She did not see me till I burst through the rose-thickets round about.
She sprang up with a cry at first–and then her arms were half stretched out–
And then caught backward, for his sake. I felt as if my heart would break.

I knew the truth. I did not care. I did not think. I flung me down,
And kissed her hands, her wrists, her hair, the very fringes of her gown;
While she sat cowering in a heap, and moaned, and shook, but could not weep.

It was soon over. O good God, forgive me!–I was sorely tried.
‘Twas a dark pathway that I trod; I could not see Thee at my side.
It was soon over. “I shall die,” she whispered, “if you stay here, Guy!

“O Guy! Guy! you were kind to me in our old days,–be kinder now,–
Be kind, and go, and let me be!” And then I felt on my hot brow
The brush of her cold finger-tips–the last soft contact of her lips.

And I obeyed her will and went, and vowed to tempt her nevermore.
I tried hard, too, to be content, and think of that which lay before.
I knew my dream of love was past, yet strove to serve her to the last.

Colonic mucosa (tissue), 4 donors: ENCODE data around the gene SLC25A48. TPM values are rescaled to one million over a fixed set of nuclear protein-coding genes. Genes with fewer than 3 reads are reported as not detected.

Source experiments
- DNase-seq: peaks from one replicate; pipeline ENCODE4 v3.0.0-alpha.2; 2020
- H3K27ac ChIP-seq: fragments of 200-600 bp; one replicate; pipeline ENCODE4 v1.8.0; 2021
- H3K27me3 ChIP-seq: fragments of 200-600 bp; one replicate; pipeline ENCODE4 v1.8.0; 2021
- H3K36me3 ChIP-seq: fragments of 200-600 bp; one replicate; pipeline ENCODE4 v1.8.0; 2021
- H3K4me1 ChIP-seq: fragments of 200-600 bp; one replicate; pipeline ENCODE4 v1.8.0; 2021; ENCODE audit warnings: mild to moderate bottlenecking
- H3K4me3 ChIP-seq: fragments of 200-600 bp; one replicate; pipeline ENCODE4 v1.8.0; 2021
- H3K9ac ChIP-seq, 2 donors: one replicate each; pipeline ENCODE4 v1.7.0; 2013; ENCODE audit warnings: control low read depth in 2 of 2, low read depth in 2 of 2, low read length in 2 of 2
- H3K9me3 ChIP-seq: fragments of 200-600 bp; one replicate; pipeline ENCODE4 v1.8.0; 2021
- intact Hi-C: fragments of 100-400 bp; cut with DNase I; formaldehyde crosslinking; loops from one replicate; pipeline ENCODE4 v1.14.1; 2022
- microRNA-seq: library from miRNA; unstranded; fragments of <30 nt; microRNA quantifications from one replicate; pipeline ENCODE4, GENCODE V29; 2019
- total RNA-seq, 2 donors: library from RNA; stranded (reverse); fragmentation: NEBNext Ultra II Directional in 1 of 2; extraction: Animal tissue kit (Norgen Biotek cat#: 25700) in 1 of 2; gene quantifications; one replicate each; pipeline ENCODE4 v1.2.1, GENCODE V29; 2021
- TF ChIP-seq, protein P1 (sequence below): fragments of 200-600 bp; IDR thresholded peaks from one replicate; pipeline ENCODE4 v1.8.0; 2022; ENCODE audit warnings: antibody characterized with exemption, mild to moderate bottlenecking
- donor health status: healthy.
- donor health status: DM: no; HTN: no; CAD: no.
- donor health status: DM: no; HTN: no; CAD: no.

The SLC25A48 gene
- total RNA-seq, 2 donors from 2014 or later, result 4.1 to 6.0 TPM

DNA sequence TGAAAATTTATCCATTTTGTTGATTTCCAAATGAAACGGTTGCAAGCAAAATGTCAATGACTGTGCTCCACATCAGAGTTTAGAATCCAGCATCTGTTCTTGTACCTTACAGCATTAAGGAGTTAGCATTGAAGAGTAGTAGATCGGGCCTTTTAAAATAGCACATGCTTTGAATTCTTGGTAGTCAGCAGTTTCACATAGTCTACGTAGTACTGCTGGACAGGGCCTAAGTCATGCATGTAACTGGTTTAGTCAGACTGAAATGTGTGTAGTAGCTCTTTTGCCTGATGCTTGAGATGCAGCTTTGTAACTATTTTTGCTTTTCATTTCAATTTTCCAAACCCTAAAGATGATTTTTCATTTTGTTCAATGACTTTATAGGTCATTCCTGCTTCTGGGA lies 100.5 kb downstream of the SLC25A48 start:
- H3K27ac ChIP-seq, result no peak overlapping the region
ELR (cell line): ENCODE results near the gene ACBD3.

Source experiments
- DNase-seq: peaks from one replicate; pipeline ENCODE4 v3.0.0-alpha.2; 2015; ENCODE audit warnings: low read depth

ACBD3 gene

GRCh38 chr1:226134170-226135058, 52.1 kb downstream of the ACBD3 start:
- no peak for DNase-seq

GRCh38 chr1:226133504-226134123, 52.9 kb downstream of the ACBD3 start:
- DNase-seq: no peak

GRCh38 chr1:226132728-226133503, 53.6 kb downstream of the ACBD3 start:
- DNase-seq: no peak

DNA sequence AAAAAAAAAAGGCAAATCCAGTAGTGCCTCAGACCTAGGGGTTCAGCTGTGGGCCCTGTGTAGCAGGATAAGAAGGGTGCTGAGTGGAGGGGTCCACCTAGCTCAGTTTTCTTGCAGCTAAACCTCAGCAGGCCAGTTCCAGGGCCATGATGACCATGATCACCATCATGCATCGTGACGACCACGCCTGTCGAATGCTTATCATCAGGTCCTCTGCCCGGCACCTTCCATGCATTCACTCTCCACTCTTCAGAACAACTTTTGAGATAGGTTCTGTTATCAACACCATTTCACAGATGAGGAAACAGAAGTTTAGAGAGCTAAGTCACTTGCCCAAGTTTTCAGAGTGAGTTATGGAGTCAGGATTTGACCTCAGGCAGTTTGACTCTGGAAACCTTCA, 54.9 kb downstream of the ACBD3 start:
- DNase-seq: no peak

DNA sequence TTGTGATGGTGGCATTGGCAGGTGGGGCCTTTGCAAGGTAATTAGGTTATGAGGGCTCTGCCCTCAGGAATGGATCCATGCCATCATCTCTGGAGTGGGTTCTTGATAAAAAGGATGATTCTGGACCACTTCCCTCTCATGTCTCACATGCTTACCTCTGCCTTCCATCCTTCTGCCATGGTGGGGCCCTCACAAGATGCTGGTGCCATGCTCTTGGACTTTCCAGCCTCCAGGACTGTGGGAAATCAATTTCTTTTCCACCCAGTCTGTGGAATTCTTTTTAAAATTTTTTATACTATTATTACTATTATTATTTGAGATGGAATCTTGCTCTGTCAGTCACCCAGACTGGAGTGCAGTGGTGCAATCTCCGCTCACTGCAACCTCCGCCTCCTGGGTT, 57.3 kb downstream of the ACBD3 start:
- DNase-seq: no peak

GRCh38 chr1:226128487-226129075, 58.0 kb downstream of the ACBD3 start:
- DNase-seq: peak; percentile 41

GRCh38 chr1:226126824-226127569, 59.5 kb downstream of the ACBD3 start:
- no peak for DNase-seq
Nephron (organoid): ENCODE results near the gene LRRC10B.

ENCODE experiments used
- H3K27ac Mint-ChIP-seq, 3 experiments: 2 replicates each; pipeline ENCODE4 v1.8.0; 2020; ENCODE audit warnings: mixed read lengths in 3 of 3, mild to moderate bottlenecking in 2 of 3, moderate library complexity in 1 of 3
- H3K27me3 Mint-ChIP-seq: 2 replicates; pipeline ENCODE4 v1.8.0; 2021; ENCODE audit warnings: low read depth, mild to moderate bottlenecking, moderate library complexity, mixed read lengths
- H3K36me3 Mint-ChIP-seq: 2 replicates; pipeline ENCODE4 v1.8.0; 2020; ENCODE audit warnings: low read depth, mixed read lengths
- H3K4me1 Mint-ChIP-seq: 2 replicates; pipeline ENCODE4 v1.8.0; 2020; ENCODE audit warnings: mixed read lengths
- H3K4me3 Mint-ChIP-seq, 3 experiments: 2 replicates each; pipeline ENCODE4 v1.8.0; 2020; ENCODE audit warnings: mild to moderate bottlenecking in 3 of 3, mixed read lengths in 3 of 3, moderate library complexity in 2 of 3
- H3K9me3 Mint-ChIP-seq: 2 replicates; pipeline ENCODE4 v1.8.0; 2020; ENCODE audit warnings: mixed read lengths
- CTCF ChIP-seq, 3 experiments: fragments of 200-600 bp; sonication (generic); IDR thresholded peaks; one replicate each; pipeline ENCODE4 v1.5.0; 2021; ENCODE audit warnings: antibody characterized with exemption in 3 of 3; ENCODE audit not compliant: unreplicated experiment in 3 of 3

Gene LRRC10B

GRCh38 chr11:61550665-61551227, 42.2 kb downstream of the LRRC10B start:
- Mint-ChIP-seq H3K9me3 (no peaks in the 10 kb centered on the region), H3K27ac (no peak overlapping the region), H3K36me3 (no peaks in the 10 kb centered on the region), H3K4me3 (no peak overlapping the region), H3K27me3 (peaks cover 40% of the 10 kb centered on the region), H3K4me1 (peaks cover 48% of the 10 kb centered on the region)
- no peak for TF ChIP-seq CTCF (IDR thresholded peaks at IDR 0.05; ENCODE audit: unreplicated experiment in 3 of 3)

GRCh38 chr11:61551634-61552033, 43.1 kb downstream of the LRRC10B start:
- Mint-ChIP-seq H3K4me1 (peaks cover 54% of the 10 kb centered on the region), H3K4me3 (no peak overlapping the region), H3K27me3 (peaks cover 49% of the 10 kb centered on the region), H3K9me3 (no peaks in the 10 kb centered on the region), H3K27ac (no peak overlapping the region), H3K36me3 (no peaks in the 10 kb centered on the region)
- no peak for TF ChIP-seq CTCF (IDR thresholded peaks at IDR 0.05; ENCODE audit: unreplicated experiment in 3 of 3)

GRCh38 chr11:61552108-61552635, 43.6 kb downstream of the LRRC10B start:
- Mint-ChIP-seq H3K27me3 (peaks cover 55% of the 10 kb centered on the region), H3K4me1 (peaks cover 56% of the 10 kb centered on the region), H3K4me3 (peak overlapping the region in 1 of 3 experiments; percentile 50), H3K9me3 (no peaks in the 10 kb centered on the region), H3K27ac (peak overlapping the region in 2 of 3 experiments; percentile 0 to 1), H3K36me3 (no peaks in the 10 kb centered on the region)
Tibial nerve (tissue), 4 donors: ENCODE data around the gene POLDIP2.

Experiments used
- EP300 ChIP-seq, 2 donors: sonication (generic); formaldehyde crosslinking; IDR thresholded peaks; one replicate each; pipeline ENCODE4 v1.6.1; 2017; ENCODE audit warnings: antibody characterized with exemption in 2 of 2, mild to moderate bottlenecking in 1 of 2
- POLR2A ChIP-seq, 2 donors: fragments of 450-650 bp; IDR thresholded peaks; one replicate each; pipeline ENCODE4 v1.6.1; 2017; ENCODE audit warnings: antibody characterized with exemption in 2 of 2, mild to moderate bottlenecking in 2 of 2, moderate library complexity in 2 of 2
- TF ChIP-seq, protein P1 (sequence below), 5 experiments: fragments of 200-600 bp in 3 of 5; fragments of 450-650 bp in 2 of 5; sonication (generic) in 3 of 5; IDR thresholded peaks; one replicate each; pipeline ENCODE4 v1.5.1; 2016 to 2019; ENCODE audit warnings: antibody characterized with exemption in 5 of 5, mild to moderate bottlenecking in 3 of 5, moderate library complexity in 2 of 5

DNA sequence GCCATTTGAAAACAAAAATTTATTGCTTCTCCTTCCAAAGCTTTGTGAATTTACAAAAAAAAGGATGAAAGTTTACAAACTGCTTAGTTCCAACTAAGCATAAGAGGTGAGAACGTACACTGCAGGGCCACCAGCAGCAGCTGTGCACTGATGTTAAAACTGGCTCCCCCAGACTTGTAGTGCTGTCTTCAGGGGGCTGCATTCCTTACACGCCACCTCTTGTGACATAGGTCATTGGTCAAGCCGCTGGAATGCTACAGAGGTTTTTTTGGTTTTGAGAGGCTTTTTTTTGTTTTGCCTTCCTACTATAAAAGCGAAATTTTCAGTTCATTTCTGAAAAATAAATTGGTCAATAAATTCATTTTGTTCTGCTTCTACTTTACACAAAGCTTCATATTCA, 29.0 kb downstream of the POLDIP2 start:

I left my comrades–I had lost all taste for glory and for mirth–
And, without hopes or aims, I cross’d the seas and wander’d o’er the earth.
Without a light, without a guide, I drifted with the wind and tide.

My heart was broken when ’twas struck that bitter blow, and joy ran out!
Only a few stray treasures stuck–a few gleams flickered round about.
My old art-love still lingered there,–I think that kept me from despair.

With strange companions did I dwell, one scorching summer, on the heights
Of Tangiers’ Moorish citadel, and mused away the days and nights.
With loose white garments and long gun, I roamed the deserts in the sun.

I painted Atlas, capped with snow, and lifted, cool, and still, and fair,
Out of the burning heat and glow, into the solemn upper air;
And Tetuan’s gleaming walls I drew on fields of Mediterranean blue.

I haunted Cairo’s crowded ways, and sketched carved doors and gilded grates,
Mosque-domes and minarets ablaze, and sweet dark heads with shining plaits;
And now a grave old Arab sheikh, and then a slim, straight-featured Greek.

In a swift wing-sailed boat I slid across the stream where Libya looms,
And from King Cheop’s pyramid saw Pharaoh-cities, Pharaoh-tombs;
And, stretching off for many a mile, the sacred waters of the Nile.

I saw the graves of mighty states,–I saw Thebes’ temple, overturned–
The City of the Hundred Gates, where Moses and Greek sages learned,